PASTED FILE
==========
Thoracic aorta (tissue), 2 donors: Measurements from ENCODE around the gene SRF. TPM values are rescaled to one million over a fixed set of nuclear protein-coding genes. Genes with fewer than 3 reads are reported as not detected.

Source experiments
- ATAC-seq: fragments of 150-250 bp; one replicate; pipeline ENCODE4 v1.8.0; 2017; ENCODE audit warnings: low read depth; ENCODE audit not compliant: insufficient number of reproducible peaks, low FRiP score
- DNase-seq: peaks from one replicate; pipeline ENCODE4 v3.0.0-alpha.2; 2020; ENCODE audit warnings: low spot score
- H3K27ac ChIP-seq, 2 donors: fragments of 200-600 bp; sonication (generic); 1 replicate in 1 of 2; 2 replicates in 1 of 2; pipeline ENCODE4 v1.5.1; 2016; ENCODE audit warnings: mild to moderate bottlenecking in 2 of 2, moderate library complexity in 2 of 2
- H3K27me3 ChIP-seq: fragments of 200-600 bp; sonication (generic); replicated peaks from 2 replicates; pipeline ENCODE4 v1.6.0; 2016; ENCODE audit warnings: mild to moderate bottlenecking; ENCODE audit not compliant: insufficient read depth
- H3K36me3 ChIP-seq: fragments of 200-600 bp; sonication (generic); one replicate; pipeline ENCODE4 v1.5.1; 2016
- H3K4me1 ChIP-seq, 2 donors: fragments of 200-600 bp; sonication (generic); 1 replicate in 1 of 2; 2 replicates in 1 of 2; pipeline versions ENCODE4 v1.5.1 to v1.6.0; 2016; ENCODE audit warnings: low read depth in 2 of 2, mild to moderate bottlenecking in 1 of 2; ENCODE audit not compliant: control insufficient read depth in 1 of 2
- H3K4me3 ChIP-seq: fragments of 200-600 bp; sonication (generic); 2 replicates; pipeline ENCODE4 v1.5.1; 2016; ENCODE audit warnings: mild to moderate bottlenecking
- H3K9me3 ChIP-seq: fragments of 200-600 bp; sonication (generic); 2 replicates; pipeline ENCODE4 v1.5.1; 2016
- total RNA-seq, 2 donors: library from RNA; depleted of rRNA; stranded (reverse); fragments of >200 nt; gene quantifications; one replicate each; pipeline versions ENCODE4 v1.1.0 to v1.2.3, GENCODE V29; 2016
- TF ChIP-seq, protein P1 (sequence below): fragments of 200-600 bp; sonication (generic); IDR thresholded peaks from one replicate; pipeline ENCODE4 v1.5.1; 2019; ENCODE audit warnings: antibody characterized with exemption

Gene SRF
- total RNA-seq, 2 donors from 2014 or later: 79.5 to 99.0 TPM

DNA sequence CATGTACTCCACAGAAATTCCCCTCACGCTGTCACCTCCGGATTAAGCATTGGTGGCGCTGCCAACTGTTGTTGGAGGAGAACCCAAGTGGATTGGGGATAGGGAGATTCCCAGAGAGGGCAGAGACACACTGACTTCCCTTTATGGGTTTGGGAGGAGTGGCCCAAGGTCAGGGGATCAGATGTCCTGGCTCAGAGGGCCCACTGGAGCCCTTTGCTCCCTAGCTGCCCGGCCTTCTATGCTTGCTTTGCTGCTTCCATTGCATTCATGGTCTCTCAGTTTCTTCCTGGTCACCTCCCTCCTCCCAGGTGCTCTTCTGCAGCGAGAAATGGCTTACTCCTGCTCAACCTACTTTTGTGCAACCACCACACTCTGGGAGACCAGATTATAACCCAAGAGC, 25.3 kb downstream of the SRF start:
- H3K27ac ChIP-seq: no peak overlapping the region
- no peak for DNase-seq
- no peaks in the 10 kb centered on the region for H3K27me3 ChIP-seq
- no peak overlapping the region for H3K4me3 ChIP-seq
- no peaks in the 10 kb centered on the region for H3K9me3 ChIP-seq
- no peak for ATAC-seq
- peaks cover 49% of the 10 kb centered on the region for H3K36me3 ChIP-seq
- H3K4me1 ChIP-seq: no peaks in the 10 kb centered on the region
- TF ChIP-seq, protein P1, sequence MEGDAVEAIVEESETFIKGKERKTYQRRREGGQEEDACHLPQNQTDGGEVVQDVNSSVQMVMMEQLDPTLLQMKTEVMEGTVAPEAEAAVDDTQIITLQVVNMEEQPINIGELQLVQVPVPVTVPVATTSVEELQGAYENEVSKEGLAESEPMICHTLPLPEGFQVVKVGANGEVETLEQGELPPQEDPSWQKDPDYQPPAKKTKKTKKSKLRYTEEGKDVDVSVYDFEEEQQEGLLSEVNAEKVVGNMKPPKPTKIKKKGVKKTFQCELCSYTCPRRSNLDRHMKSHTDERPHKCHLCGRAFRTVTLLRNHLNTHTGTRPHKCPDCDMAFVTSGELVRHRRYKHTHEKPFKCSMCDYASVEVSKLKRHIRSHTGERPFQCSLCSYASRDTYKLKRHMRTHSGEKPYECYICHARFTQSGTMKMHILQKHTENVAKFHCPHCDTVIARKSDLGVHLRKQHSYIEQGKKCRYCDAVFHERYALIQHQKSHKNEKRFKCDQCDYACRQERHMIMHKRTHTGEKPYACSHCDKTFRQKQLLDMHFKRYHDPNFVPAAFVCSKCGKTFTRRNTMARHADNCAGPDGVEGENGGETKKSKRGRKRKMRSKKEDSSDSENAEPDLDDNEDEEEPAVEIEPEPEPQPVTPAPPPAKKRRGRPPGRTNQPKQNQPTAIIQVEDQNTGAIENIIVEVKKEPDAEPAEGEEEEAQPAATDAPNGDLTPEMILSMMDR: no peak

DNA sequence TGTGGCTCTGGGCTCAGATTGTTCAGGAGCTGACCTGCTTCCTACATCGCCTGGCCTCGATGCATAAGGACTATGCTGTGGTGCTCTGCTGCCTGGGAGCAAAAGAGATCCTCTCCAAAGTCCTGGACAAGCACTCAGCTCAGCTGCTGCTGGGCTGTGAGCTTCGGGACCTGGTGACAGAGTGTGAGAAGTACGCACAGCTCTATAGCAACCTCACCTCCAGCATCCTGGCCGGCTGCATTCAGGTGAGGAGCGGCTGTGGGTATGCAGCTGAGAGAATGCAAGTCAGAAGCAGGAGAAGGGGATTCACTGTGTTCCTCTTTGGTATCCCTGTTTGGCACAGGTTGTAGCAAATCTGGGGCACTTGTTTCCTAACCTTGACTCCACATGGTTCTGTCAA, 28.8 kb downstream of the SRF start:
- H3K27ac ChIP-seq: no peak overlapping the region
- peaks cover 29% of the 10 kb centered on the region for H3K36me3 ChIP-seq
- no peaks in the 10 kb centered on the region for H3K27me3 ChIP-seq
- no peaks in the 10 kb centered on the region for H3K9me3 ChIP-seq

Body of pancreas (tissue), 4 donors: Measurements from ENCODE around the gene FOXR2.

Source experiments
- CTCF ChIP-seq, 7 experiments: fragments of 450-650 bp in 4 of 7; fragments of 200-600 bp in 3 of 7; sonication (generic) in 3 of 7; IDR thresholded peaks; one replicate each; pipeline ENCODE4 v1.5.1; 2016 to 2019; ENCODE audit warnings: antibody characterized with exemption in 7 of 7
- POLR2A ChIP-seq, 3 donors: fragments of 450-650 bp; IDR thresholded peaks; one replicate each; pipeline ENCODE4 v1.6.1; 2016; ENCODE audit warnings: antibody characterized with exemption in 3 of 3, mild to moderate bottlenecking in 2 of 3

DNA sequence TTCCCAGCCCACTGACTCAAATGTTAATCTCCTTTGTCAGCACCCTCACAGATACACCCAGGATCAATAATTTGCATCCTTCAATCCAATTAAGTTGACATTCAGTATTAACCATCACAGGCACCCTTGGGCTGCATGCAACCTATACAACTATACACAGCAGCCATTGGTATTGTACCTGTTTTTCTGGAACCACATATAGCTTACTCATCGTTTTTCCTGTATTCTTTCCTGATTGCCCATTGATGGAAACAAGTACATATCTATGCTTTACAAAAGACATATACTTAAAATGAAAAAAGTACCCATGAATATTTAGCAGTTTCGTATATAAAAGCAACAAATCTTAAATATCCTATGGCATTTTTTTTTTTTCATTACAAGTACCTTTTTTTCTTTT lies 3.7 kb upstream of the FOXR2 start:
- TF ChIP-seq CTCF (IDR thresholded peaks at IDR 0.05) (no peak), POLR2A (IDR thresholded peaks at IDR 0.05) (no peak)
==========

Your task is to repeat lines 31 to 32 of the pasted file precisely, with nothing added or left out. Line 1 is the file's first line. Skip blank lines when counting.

Source experiments
- CTCF ChIP-seq, 7 experiments: fragments of 450-650 bp in 4 of 7; fragments of 200-600 bp in 3 of 7; sonication (generic) in 3 of 7; IDR thresholded peaks; one replicate each; pipeline ENCODE4 v1.5.1; 2016 to 2019; ENCODE audit warnings: antibody characterized with exemption in 7 of 7